Wednesday, August 10, 2011

The Ultimate Materialist

There is a habit that plagues many so-called spiritual minds: they imagine that matter and spirit are somehow at odds with each other and that the right course for human life is to escape from the world of matter into some finer and purer (and undoubtedly duller) realm. To me, that is a crashing mistake -- and it is, above all, a theological mistake. Because, in fact, it was God who invented dirt, onions, and turnip greens; God who invented human beings, and their strange compulsion to cook their food; God who, at the end of each day of creation, pronounced a resounding "Good!" over his own concoctions. And it is God's unrelenting love of all the stuff of this world that keeps it in being at every moment. So, if we are fascinated, even intoxicated, by matter, it is no surprise: we are made in the image of the Ultimate Materialist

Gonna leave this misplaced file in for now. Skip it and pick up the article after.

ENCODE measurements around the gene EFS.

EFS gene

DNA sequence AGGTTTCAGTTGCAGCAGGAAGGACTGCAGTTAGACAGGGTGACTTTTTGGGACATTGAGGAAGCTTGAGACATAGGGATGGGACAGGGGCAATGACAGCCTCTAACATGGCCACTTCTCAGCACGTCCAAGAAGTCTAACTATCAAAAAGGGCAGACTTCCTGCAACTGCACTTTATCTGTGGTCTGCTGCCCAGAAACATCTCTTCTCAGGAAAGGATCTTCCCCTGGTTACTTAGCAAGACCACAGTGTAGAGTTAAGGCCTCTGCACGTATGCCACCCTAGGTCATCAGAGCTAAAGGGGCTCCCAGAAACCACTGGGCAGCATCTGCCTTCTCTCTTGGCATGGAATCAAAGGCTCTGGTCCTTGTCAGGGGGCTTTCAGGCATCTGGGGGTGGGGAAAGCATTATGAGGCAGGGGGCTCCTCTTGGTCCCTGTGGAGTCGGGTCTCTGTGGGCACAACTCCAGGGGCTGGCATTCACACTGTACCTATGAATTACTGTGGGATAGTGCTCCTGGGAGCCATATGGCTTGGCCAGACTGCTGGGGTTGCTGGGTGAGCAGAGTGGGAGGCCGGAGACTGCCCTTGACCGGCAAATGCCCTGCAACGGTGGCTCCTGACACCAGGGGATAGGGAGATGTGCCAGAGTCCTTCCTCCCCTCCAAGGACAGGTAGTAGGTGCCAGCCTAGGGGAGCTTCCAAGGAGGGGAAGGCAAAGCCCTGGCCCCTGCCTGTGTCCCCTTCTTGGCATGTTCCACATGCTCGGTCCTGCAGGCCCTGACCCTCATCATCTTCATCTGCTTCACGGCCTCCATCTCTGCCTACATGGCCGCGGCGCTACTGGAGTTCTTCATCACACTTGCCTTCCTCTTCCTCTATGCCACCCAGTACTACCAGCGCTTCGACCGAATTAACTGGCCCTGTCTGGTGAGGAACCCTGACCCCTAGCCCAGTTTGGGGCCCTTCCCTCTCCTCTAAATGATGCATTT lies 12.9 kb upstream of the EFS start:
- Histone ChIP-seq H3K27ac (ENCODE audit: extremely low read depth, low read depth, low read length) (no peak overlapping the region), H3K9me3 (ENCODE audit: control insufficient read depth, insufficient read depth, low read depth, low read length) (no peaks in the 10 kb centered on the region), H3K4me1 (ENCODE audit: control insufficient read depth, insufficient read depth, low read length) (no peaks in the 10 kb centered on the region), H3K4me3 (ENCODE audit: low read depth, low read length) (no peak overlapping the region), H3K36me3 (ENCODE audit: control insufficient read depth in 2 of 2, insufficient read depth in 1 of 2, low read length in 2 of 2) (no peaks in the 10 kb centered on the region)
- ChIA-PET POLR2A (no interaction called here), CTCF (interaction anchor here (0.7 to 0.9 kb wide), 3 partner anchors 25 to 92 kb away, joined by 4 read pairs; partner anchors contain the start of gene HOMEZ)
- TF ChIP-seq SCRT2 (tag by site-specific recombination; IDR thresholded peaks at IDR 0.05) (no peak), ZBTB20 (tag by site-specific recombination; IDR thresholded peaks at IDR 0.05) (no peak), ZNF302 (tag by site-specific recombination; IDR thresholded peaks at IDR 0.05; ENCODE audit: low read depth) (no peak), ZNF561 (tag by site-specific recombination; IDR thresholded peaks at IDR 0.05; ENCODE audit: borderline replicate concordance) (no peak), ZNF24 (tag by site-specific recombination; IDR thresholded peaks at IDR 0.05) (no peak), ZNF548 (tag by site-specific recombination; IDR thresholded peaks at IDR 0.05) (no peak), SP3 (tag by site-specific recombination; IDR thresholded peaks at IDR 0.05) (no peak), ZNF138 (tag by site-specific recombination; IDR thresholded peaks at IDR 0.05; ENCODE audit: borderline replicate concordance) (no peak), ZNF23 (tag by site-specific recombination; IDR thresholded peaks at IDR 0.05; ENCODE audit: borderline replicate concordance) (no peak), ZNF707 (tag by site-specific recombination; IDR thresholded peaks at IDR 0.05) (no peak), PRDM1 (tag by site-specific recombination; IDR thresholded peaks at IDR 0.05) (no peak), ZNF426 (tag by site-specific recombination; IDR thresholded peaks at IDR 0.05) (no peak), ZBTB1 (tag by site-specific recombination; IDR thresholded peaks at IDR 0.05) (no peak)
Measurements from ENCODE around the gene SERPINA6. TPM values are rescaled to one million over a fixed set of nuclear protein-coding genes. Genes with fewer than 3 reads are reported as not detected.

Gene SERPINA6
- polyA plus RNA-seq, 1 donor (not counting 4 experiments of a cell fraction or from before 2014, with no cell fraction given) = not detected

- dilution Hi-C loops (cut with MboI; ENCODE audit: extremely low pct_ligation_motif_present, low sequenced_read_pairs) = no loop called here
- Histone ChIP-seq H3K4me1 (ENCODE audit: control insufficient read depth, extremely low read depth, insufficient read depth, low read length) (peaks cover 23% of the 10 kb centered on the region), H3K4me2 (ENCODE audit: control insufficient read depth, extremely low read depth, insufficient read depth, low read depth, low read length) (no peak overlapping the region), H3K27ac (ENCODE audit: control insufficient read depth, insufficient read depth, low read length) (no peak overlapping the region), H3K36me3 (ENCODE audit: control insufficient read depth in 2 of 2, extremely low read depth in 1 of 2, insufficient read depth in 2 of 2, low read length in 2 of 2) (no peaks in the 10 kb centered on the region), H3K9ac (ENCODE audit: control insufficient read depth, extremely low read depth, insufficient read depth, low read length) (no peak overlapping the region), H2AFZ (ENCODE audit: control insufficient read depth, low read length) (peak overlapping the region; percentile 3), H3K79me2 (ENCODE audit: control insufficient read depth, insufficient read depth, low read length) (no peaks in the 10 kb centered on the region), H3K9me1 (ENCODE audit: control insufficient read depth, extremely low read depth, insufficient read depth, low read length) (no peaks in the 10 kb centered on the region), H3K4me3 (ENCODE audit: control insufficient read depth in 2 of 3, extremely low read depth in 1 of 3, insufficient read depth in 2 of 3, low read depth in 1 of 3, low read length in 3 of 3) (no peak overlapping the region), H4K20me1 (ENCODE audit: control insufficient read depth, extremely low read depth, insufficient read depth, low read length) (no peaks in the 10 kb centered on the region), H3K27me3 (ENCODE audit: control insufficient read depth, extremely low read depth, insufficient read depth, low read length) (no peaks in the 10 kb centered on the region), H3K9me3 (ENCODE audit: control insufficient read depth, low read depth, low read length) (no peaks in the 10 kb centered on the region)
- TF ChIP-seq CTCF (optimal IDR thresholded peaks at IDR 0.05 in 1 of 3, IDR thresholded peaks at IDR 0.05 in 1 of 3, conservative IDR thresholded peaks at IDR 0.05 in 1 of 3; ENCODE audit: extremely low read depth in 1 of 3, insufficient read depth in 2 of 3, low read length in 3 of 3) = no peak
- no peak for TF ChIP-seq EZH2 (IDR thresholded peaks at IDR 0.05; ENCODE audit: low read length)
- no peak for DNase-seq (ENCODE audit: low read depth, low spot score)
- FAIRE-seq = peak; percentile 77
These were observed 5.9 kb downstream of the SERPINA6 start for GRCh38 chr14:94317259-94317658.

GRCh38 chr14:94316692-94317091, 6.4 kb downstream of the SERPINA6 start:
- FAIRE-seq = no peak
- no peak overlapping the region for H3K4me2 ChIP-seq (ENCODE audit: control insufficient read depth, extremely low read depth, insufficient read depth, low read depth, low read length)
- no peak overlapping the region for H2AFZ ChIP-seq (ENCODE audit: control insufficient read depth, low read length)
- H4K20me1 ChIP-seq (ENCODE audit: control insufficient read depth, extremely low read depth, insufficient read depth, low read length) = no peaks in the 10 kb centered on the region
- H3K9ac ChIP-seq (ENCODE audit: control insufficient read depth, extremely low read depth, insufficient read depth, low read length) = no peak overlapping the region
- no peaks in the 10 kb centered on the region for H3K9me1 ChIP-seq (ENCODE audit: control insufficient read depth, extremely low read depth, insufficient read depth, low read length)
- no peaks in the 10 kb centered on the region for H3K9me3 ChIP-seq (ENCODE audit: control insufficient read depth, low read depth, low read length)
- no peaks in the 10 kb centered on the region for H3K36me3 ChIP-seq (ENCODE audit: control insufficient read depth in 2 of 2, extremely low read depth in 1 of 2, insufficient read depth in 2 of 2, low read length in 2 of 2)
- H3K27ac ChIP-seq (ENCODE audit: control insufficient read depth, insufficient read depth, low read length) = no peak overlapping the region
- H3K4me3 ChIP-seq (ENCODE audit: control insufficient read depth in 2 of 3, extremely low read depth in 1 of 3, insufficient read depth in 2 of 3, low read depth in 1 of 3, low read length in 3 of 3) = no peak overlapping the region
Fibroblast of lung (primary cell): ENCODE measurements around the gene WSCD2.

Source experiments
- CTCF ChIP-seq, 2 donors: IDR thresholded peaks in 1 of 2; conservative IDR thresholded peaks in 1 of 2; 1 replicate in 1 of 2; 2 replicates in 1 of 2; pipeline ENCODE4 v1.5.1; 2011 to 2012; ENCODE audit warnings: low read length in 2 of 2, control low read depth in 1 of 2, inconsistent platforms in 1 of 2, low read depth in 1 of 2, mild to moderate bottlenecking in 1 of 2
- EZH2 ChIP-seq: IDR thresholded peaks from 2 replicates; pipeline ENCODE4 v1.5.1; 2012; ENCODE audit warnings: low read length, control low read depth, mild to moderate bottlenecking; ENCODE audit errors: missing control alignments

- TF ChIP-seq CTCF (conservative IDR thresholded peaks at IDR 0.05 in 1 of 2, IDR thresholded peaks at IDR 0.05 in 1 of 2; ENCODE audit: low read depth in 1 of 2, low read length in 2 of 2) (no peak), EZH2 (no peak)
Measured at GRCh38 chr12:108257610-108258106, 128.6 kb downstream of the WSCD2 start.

From the "Preface to the Second and Third Edition" of The Supper of the Lamb by Robert Farrar Capon.

Monday, August 1, 2011

Demanding and Rigorous

From a New York Times column by Nicholas D. Kristof.

Centuries ago, serious religious study was extraordinarily demanding and rigorous; in contrast, anyone could declare himself a scientist and go in the business of, say, alchemy. These days, it’s the reverse. A Ph.D. in chemistry is a rigorous degree, while a preacher can explain the Bible on television without mastering Hebrew or Greek — or even showing interest in the nuances of the original texts.